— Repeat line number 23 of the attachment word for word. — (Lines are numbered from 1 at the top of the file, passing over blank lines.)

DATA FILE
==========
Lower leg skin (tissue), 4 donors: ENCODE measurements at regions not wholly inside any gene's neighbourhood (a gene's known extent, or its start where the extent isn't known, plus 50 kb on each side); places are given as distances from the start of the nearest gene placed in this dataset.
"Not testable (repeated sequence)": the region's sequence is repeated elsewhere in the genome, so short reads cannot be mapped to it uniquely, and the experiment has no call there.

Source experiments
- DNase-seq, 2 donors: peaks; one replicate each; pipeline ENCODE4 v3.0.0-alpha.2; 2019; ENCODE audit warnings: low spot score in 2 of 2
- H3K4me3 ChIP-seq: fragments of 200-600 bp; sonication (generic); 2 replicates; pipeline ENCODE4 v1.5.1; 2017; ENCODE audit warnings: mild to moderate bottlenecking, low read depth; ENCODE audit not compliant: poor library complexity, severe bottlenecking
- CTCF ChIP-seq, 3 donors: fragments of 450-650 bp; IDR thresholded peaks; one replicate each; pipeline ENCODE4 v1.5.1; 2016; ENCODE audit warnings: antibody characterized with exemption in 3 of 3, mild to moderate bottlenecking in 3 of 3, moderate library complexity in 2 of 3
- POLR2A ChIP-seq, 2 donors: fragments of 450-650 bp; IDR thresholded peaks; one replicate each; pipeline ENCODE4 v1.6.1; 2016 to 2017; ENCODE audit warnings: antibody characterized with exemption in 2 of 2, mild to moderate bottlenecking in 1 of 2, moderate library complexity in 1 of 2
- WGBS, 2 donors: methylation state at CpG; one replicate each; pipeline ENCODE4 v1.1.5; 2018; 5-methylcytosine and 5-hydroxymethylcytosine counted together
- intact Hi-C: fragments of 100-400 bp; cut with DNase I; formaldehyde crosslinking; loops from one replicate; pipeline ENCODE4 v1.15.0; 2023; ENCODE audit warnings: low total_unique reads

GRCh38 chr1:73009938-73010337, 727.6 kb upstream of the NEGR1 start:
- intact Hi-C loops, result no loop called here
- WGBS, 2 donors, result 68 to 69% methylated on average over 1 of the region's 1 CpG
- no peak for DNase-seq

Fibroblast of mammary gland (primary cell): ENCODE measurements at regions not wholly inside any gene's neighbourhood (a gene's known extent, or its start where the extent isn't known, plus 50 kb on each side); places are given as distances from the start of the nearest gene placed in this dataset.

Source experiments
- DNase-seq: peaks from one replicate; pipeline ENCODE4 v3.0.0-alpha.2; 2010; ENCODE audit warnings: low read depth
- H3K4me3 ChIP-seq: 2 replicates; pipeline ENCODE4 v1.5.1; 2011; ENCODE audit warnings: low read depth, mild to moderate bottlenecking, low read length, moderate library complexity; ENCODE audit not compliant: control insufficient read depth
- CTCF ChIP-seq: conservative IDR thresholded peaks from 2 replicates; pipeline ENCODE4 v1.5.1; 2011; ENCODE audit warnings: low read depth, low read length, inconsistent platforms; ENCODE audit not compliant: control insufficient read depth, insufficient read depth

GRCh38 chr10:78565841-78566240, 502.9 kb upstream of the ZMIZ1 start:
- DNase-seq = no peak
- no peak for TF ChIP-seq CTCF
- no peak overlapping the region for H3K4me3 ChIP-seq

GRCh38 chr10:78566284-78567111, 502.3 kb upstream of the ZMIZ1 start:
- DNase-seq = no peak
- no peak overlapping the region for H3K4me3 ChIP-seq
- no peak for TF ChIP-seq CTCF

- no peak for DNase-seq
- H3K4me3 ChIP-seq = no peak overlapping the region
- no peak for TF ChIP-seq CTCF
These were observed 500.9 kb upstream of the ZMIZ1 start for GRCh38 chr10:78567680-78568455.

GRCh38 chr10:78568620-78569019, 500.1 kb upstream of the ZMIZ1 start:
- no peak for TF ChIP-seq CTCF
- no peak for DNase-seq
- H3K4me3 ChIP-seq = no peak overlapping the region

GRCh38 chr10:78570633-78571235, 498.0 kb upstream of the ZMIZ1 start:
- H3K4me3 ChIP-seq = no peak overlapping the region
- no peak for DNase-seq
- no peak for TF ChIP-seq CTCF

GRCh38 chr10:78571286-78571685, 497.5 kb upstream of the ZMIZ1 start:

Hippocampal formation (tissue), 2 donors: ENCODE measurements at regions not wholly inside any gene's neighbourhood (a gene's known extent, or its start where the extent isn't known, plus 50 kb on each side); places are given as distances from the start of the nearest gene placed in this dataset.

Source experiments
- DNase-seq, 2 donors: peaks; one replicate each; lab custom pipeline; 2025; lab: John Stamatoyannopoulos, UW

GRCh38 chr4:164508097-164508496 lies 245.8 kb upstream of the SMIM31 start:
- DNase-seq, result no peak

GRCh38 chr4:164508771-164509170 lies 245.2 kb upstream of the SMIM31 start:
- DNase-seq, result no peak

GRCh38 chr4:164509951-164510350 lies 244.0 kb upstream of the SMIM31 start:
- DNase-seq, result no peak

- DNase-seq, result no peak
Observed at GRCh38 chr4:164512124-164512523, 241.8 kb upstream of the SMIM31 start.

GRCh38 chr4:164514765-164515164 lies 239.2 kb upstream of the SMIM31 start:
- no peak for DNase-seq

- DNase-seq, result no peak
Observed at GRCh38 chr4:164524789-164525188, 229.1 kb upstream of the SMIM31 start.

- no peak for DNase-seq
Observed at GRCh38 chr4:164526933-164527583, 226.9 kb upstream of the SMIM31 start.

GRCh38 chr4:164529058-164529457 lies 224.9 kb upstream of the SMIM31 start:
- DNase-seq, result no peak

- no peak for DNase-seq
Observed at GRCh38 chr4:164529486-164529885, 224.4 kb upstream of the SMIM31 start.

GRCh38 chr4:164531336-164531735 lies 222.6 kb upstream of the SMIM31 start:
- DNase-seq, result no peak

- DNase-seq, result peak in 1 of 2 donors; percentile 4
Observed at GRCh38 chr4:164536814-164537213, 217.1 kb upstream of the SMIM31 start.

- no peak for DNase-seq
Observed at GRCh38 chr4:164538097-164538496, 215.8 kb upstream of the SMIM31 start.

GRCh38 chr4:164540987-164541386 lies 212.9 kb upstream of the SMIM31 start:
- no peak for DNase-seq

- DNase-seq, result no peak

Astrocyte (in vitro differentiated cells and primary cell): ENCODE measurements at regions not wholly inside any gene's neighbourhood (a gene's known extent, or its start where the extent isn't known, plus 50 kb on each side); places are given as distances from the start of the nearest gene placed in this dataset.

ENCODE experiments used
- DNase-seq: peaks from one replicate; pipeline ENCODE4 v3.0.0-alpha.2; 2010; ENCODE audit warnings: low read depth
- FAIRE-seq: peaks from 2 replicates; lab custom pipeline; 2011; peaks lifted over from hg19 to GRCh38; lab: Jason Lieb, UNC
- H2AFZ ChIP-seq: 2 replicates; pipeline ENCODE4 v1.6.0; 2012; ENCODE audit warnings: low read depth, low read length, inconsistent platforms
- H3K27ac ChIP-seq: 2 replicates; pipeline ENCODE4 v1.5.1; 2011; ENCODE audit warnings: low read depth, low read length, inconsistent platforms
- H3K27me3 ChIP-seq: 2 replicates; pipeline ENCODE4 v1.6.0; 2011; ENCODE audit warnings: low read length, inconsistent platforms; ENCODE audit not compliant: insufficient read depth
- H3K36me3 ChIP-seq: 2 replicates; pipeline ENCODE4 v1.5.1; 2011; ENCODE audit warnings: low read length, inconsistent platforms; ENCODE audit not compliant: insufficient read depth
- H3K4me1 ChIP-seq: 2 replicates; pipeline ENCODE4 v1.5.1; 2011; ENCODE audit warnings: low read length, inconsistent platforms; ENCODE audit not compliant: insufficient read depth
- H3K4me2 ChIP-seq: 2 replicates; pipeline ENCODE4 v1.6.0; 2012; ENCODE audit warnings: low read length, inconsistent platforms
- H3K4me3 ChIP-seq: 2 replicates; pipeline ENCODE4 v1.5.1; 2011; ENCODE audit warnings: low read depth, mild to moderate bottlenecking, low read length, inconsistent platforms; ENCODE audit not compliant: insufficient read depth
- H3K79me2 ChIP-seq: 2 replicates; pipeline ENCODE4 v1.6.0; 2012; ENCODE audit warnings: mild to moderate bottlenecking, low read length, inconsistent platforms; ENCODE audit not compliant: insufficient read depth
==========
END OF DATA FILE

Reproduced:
GRCh38 chr10:78566284-78567111, 502.3 kb upstream of the ZMIZ1 start: